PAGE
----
Apple holding iPhone 5 event on October 4

The company says it will hold an event at 10 a.m. PT next Tuesday at which it will "talk iPhone."

Don Reisinger
Former CNET contributor Don Reisinger is a technology columnist who has covered everything from HDTVs to computers to Flowbee Haircut Systems. Besides his work with CNET, Don's work has been featured in a variety of other publications including PC World and a host of Ziff-Davis publications.
Don Reisinger
4 min read
Apple plans to talk about the iPhone next week.
Apple plans to talk about the iPhone 5 next week. Apple

As expected, Apple will be holding an iPhone event next Tuesday at its Cupertino, Calif., headquarters.

The company sent an e-mail to select reporters earlier today, saying the event will start at 10 a.m. PT next week with an "executive presentation." Although Apple didn't specifically mention the iPhone 5 by name, speculation abounds that the company will unveil one, or perhaps two, iPhones at the event.

Rumors have been swirling for months over when Apple would finally unveil its next iPhone. In previous years, Apple has shown off a new version of its popular smartphone at the Worldwide Developers Conference in June. However, the new iPhone was conspicuously missing from this year's event, prompting the rumor mill to speculate that Apple would wait until September or October to show off its latest handset.

Last week, All Things Digital reported, citing sources, that Apple would be holding a special event on October 4 that would be led by its new CEO Tim Cook. The publication's sources said that the new iPhone would go on sale "within a few weeks" after the announcement, pegging the release at late October.

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Exactly what Apple might show off at the event, though, is unknown. Some reports have suggested that the company could offer a new iPhone boasting only minor updates compared to its predecessor, the iPhone 4. Still others have said Apple's next iPhone will boast 4G connectivity, an edge-to-edge display, and several other major improvements.

There is also some question over how many iPhones will be demoed at the event. Early rumors have suggested that Apple would show off a single iPhone, but J.P. Morgan analyst Mark Moskowitz said earlier this month that he expects Apple to launch two new smartphones this year. That sentiment was echoed by former U.S. Vice President and Apple board member Al Gore, who hinted last week that Apple was readying two iPhones.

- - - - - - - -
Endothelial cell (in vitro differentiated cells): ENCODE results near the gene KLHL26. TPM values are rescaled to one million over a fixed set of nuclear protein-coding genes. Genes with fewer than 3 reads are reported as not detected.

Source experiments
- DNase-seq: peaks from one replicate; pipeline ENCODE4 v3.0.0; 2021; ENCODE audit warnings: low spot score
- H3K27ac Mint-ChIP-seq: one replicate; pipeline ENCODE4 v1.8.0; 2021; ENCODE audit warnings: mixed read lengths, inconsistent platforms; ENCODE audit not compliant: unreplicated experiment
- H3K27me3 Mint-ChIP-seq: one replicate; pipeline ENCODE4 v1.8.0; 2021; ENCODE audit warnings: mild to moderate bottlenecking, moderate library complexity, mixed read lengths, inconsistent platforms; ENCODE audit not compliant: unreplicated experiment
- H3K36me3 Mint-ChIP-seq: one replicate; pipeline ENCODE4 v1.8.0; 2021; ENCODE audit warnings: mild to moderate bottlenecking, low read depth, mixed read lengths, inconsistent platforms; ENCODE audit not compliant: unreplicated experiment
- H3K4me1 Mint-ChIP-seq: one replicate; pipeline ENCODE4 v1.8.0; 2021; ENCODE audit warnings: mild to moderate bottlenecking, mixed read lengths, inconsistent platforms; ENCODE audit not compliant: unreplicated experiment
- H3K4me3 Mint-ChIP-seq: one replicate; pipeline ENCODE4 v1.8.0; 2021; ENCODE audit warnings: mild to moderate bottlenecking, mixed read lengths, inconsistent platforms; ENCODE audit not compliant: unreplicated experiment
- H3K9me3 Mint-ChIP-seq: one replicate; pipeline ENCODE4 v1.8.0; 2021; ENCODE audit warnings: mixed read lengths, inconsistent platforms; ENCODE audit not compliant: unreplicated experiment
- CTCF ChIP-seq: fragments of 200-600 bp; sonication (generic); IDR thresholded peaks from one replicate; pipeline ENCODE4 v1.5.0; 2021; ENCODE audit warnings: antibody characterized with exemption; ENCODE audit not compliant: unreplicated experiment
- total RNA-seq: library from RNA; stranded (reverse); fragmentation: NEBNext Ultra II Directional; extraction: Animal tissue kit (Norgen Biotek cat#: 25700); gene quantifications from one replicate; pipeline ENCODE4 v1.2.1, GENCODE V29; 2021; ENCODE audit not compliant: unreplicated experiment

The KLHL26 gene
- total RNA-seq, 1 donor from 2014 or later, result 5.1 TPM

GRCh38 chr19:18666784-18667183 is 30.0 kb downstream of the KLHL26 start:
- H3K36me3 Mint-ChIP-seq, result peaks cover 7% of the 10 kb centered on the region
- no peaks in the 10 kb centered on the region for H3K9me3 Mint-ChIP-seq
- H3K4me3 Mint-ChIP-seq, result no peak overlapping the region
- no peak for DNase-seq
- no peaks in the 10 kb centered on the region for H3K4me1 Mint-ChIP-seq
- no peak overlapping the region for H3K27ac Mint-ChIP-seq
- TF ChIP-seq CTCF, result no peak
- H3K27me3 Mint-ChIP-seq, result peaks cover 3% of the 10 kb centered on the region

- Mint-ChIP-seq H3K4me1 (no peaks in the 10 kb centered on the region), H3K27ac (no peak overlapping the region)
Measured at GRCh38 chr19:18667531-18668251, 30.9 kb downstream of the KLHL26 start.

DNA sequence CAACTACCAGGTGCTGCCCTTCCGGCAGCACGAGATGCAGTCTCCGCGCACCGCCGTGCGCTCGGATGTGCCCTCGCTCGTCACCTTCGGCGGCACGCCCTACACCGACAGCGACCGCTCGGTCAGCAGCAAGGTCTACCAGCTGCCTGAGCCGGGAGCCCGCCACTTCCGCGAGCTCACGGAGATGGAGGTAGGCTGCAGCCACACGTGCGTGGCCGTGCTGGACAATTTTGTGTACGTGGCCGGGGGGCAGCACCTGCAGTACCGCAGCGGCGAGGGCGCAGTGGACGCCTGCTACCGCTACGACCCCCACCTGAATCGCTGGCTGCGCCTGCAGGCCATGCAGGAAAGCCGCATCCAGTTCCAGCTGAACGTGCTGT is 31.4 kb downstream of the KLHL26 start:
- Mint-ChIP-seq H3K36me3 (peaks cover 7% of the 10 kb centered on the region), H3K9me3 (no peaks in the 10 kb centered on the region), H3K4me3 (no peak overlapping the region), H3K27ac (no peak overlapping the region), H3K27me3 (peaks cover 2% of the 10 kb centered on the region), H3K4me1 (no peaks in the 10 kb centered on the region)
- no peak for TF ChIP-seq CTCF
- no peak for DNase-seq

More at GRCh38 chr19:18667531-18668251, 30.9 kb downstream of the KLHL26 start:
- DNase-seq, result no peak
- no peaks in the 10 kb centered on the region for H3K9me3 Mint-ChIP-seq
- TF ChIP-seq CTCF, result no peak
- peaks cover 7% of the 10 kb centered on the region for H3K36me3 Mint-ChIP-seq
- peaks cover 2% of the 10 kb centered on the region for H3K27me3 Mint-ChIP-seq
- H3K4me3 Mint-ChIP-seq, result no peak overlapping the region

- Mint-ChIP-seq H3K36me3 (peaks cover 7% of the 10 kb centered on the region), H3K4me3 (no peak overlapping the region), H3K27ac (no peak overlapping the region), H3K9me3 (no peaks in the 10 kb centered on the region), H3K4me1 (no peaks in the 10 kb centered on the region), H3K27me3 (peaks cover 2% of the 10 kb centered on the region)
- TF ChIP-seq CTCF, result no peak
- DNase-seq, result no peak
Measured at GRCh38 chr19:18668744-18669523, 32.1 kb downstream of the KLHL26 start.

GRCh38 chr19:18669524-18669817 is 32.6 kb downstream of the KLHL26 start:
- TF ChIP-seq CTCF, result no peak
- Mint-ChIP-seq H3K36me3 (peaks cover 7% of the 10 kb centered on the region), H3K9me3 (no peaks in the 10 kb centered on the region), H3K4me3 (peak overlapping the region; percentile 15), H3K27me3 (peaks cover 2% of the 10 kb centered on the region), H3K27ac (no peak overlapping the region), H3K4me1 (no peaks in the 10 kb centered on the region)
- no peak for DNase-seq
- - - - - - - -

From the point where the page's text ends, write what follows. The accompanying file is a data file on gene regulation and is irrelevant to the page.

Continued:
"Not to mention the new iPhones coming out next month," Gore said during the Discovery Invest Leadership Summit in South Africa.

Besides the iPhone, Apple will likely discuss iOS 5 and its cloud-based service, iCloud, which it unveiled at WWDC earlier this year.

Lost amid the discussion of new iPhones and iOS 5, however, is Tim Cook. Although Cook has quite a bit of experience at Apple events, this will be the first time he'll attend a launch as CEO. As noted, AllThingsD reported that Cook will lead the event, assuming the role that Apple Chairman Steve Jobs took on when he was CEO by coming out in the beginning and discussing major launches, while leaving many of the details to other executives.

There is a lot riding on Cook's showing at the event. The Apple CEO's presentation could go under the microscope of shareholders that want to see if he has the stage presence to deliver the larger-than-life persona Jobs brought to his company's major product announcements. What's more, shareholders will want to see if Apple's event with Cook at the helm will carry the same weight as those led by Jobs over the years.

But Cook isn't the only one to be lost in the iPhone's shadow. Conspicuously missing from Apple's invitation is any hint that music might be involved. The invitation itself is a clever play on iPhone icons that tell recipients when and where the event is, but it's also a departure from the display of a musical instrument or anything suggesting that we'll see iPods too.

For the past several years, September has been the time we see new iPods, but the month is nearly over, and it now seems unlikely that they'll be getting any fanfare of their own. Of course, that won't be much of a change, considering that there has been a general lack of iPod-related rumors over the past six months, short of reports of a white iPod Touch model and a return of the camcorder to the touch-screen version of the iPod Nano.

Then again, trying to predict what Apple will do at an event is difficult. Although discussions on the iPhone, iOS 5, and iCloud are a sure bet, there's no telling if Cook will pull out a "one more thing" at the end of the presentation.

Either way, CNET will be there to cover every last second of the event, so be sure to check back next Tuesday to see what Apple unveils.

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This story has been updated throughout the morning.

CNET's Josh Lowensohn contributed to this report.